Here’s where the fuel sources really differ – propane wins big in terms of portability and mobility.

Since propane is compressed into liquid form and stored in portable tanks, you can easily transport these tanks wherever you need power access.

Propane generators are ideal for:

  • Camping trips
  • Construction sites
  • Outdoor events/concerts
  • Emergency preparedness kits
  • Off-grid tiny homes

You never know when or where you might experience a power outage or need electricity access outside of the main grid. Propane gives you that flexible mobility.

Natural gas generators require a fixed connection to an existing natural gas pipeline. This limits their placement to buildings already equipped with natural gas plumbing.

So for portable, on-the-go power needs, propane generators are the clear winner.

Cost Considerations

Let’s talk money – how do propane and natural gas generators compare cost-wise?

As mentioned earlier, you’ll have to look at the per gallon or cubic foot cost of each fuel type in your area. Sometimes propane is cheaper, while other times natural gas has the lower price tag.

Bonus: Check U.S. Energy Information Administration’s data on propane vs natural gas prices

Here are a few other costs to factor in:

  • Propane – The upfront cost of propane tanks, plus periodic refilling costs. However, no infrastructure or plumbing expenses.
  • Natural gas – Usually no major appliance expenses, but you’ll need existing natural gas pipelines and hookups. Includes monthly natural gas bills.
  • Maintenance – Both require routine maintenance, but propane generators may need a bit more upkeep over time.
  • Longevity – Propane can last many years without deterioration. Natural gas maintains a steady flow.

Get quotes for both fuel types in your area to determine the projected operating and maintenance costs over time. This will give you the full picture.

While propane is often more energy efficient, don’t assume it’s necessarily cheaper overall long-term. Do the math for your situation.

Maintenance Requirements

On the topic of maintenance, let’s compare how much TLC these generators need.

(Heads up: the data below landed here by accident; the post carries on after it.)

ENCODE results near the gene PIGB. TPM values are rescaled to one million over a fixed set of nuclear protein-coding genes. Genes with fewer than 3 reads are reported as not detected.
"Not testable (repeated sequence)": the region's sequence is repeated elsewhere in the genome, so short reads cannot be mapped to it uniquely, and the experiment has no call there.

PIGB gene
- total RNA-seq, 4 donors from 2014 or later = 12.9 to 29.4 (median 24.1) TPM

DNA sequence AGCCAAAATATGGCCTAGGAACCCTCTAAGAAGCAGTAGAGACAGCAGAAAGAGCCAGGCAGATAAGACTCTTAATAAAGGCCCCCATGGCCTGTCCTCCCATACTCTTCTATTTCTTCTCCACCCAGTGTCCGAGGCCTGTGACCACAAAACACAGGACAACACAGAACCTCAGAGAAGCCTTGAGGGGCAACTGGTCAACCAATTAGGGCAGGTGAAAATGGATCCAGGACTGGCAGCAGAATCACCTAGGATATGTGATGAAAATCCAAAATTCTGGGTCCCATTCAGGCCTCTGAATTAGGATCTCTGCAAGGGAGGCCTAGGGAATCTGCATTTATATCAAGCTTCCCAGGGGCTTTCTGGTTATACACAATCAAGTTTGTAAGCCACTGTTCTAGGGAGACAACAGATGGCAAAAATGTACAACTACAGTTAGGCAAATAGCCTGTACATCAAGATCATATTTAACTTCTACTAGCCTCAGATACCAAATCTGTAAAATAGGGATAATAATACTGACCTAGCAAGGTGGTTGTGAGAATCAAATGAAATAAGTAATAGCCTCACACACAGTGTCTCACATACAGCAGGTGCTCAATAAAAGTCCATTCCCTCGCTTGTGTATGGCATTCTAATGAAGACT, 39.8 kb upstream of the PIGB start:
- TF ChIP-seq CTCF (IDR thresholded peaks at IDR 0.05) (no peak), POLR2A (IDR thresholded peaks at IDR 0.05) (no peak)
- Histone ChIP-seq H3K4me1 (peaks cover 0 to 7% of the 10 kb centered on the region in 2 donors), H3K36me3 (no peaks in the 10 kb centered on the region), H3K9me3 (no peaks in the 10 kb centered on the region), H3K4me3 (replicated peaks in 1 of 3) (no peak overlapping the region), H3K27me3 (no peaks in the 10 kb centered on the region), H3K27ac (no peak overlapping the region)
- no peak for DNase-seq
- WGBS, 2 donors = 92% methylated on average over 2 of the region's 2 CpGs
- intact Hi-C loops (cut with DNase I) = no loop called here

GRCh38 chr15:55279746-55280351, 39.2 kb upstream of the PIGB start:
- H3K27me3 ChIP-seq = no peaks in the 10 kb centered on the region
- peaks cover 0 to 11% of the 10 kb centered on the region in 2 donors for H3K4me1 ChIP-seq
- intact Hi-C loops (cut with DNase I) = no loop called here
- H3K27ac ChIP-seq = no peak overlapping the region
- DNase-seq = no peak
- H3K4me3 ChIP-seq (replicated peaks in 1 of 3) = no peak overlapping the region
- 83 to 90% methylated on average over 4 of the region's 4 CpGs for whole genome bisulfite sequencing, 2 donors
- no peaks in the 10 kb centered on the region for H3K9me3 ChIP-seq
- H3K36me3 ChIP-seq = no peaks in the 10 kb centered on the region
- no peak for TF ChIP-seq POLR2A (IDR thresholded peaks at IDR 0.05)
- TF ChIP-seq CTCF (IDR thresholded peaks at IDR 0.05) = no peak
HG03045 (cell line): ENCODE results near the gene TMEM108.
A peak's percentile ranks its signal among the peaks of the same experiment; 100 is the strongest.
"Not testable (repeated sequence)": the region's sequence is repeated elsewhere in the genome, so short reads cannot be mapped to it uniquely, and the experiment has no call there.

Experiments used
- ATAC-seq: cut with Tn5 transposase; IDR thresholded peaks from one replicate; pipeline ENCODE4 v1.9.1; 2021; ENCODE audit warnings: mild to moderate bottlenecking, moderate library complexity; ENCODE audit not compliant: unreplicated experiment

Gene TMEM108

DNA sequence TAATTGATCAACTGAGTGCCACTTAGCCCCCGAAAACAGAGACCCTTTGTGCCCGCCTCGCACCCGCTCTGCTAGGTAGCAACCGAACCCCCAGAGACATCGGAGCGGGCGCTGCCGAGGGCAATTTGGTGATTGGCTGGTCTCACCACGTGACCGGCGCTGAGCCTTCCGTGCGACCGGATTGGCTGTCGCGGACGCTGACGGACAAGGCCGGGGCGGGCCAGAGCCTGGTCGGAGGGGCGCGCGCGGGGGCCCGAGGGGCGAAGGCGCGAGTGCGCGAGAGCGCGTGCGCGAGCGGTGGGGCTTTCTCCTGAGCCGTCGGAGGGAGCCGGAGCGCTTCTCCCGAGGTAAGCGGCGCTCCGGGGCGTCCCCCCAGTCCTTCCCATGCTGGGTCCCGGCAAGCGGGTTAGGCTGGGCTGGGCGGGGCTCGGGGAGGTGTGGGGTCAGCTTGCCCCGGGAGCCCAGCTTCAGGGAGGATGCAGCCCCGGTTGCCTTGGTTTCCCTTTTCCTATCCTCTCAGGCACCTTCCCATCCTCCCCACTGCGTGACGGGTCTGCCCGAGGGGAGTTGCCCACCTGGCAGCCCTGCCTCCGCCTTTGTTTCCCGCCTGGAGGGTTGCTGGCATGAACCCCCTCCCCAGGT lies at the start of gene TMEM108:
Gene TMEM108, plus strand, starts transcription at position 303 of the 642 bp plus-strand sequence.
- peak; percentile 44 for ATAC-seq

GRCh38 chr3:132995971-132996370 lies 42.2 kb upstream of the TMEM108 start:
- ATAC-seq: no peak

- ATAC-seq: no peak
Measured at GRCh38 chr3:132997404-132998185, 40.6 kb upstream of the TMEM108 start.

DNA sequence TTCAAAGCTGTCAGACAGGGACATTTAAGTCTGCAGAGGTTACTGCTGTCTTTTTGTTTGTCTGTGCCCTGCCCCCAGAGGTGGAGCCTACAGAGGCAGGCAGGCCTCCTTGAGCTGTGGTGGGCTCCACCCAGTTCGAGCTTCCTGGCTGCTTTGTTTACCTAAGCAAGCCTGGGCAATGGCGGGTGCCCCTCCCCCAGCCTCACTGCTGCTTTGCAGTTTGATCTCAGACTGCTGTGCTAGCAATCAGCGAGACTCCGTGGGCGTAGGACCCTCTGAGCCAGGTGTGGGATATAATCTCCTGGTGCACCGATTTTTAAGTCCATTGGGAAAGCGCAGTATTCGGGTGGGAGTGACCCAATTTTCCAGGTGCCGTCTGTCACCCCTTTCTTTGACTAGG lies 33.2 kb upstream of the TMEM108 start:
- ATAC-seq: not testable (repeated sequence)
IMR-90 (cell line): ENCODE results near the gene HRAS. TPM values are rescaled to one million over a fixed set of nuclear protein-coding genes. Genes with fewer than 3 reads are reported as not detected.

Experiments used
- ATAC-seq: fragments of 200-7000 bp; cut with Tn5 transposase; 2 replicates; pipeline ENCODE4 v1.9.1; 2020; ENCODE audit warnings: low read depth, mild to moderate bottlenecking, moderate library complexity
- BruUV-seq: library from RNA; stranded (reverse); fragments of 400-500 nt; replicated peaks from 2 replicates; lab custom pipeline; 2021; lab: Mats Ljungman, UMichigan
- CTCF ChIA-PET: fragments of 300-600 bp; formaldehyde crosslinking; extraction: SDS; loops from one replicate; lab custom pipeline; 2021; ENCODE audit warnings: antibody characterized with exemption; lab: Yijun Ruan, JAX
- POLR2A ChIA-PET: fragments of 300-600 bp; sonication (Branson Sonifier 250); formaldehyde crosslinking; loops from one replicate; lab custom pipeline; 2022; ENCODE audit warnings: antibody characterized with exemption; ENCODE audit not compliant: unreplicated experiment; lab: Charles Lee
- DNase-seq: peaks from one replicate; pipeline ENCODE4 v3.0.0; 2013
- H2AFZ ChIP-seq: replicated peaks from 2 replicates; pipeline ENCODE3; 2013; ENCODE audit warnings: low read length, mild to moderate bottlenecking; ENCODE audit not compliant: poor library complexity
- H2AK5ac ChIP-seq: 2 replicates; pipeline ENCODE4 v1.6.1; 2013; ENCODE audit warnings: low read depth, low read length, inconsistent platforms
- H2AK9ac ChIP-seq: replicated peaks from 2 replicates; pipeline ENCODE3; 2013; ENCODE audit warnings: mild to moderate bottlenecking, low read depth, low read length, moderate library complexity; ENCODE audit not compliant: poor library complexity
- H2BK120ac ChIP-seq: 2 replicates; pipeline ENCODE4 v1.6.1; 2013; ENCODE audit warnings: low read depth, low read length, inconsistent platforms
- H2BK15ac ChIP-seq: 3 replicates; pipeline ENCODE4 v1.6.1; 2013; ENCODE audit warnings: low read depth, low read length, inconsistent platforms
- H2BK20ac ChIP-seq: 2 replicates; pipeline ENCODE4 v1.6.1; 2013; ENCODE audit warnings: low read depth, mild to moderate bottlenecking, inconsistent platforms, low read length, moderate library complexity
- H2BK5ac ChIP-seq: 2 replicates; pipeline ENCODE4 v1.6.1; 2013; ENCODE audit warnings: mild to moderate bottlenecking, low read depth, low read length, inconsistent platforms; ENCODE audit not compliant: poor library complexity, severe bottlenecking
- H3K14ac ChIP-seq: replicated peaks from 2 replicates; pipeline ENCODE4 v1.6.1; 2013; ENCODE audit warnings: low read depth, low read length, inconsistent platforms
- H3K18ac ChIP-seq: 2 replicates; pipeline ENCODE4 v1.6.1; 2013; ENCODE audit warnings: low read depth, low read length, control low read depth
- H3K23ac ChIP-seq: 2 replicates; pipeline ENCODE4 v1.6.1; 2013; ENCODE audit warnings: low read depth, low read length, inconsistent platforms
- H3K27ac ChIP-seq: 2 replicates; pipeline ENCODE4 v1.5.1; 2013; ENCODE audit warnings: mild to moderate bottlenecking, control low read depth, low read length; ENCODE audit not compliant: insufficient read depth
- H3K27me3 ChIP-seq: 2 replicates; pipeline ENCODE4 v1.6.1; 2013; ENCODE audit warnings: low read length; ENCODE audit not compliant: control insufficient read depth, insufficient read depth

Since generators essentially contain small engines, they need care and upkeep for optimal performance and longevity. This includes tasks like:

  • Changing oil
  • Replacing air filters
  • Cleaning fuel lines
  • Replacing spark plugs
  • Checking for corrosion

Many maintenance tasks apply to both natural gas and propane generators. However, since propane is denser than natural gas, it can create more buildup of debris and residues over time.

Propane generators tend to require a bit more regular maintenance like cleaning fuel lines and carburetors to prevent clogging.

Meanwhile, natural gas burns very cleanly and doesn’t leave a lot of residual buildup internally. This means somewhat lower maintenance for natural gas generators overall.

Of course, you’ll want to follow the manufacturer’s recommendations for proper maintenance of any generator. However the fuel type used does impact how much hands-on care they typically need.

Longevity and Shelf Life

Another consideration is long-term fuel stability and shelf life for emergency preparedness.

If you only anticipate using your generator sparingly for the occasional power outage, you’ll want a fuel that retains its properties when sitting unused for long periods.

Propane is naturally very stable and does not deteriorate quickly. You can store propane tanks for many years without the fuel breaking down or losing effectiveness. That makes it a great fuel choice for generators used primarily as emergency backup power.

Meanwhile, natural gas maintains a relatively steady flow when provided continuously through pipelines. However, it may have more inconsistencies in output and burn rates when relied on only sporadically.